The Shins’ “Port of Morrow” produces hopeful earnestness in indie-pop

The Shins new album, “Port of Morrow,” earns four out of five stars.

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Mack Hayden and Mack Hayden

Since the Shins’ last record, musical snobbery has spiked to an all-time high. Namedrop Coldplay in the wrong circle and you’re bound to be stampeded by bloodthirsty hipsters, wildly wielding the jagged edges of shattered Radiohead CDs. In an era of cynicism and ironic detachment, we’re due for an indie album that is earnest, enjoyable and accessible.

“Port of Morrow” both updates and seamlessly continues the trajectory that the Shins began with albums like “Oh, Inverted World” and “Chutes Too Narrow.” They walk in the footsteps of bands like the Smiths and the Magnetic Fields, lyrically whining and pining while accompanied by the jingle-jangle of guitars and synthesizers heading straight for gleeful ecstasy.

Mixture of talent and production

This new album comes with an entirely new line-up as well. It’s the Shins’ first release since 2007’s inconsistent “Wincing the Night Away” and it seems the band’s only constant has been James Mercer’s presence as a frontman. Gathering new players from bands like The Fruit Bats and Modest Mouse, he began developing the architecture for a new sound that was distinctly familiar yet entirely evolved.

After experimenting with acclaimed producer Danger Mouse on his electronic side project Broken Bells, Mercer couldn’t help himself from keeping the new Shins recording out of the laboratory. This album is more experimental than any of their others, unafraid of breaking the stereotypes associated with the band. The melodies are still picture perfect but the instrumentation is slightly more fearless.

Songs full of diverse styles and stories

“Port of Morrow” opens with the bass-slapping bounce of “The Rifle’s Spiral,” assimilating the listener to the lovelorn themes explored in the other tracks. “Fall of ’82” brings together the Rhodes piano of Supertramp with the horn sections of ’70s soul groups to create a beautiful piece of wistfully manufactured nostalgia. “Simple Song” succinctly displays why the Shins exist, without flux, as the perfect indie pop group. They are a concoction made of ’80s mope-rock and ’90s slackerdom distilled through the Beatles’ sound in 1965. With all the right influences in place, the new album foams over on a cup already full of simple songs.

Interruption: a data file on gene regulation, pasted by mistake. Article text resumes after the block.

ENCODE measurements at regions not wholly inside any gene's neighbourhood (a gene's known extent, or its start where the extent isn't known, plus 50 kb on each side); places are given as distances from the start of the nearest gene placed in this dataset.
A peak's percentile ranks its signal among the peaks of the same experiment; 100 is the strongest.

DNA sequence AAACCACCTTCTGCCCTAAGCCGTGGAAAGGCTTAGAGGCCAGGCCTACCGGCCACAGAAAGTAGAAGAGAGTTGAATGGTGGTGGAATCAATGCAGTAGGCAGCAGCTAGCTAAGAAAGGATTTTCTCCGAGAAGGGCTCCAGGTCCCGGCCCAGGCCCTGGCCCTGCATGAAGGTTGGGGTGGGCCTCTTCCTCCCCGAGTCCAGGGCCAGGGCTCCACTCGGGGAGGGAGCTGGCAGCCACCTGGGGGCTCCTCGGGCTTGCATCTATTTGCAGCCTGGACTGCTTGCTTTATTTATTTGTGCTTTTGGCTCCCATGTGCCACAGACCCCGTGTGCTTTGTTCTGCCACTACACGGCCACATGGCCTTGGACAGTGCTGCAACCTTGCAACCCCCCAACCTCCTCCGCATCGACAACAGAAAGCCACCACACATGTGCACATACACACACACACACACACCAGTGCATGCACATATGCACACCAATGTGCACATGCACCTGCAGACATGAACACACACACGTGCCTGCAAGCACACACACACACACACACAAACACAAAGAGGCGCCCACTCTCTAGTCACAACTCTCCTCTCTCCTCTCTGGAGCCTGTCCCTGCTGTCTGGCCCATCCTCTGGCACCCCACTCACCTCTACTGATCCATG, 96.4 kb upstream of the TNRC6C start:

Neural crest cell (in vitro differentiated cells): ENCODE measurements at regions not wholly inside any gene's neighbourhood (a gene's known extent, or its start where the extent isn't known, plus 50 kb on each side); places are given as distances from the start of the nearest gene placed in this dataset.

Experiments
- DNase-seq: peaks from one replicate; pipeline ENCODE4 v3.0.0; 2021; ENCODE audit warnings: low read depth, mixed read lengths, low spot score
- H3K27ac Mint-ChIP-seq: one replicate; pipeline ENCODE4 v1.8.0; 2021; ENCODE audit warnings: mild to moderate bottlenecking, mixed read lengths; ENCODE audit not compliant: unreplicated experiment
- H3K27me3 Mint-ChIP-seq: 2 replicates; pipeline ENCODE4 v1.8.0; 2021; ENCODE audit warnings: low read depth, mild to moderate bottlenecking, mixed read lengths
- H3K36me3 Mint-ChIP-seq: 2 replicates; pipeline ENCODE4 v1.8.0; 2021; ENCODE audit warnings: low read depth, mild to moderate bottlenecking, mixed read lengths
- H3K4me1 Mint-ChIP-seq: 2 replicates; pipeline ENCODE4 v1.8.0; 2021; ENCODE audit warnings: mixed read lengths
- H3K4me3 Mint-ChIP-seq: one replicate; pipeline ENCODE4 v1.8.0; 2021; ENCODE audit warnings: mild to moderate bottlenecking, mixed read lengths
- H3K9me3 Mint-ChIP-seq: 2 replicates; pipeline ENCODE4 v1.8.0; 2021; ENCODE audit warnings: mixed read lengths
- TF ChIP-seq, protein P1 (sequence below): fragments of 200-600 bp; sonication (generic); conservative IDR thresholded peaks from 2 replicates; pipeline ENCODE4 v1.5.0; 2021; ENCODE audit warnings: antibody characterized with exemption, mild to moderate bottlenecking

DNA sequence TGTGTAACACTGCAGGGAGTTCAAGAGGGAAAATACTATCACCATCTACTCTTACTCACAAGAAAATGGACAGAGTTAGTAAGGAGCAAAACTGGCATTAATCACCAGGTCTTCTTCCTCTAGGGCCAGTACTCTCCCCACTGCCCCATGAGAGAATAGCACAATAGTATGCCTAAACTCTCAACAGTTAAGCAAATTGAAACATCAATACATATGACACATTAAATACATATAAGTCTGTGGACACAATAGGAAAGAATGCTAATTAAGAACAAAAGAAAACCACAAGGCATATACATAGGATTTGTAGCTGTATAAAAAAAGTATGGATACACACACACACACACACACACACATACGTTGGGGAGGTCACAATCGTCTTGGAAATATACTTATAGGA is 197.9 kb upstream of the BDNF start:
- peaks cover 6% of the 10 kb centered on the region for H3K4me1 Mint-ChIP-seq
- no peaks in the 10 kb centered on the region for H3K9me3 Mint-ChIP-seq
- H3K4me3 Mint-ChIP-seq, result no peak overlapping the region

The album’s true highlights are “Bait and Switch” and “No Way Down.” The first is angular and nearly mathematical, guitars stabbing in and out while drumbeats groove like New Wave mariachi. Mercer uses this backdrop to weave a tale about a decent guy in love with a not-so-decent girl. “A creature of habit has no real protection/I’ll tell her I’ll leave if she don’t settle down/She sees it’s a lie on closer inspection.” Furthermore, he’s “just a simple man/Cursed with an honest heart/Why’d she go and tear it all apart?”

Lines like these reveal that docking in the “Port of Morrow” is nothing but the first step on a deeper journey where heartbreak is the only way home. There’s no time for detours through detachment or jumps through jaded hoops.

“No Way Down” is an ode to cosmic displacement. Mercer’s not one to lay his exact meaning on the table, but neither does he shroud his observations in philosophical pretension. The questions laid out here are plain: “What have we done?/How’d we get so far from the sun?/Lost, lost in an oscillating phase/Where a tiny few catch all of the rays.” Stray from whatever light there is in the world and you’re going to end up fumbling about in darkness. Conjecture and confusion become the only options left and the best advice you can be given is “apologies to the sick and young/Get used to the dust in your lungs.”

Communicating hopeful message

Every era has its mouthpiece. The ’60s came home at night to the angsty protests and eventual absurdism of Bob Dylan. The hyper-literate and mopey Morrissey penned the lines sung by dozens of pimply-faced teenagers lost in Margaret Thatcher’s England. Mercer is the next logical link in the chain, a wistful bard for a wistful time. Cynicism can only survive for so long, ultimately rejecting itself as a foundation for comprehension.

The Shins are easily derided as the training wheels of indie music; they’re simply too earnest and poppy for the discerning listener. “Port of Morrow” is the proof that their brand of yearning and hopeful pessimism has more staying power than many were ready to admit.

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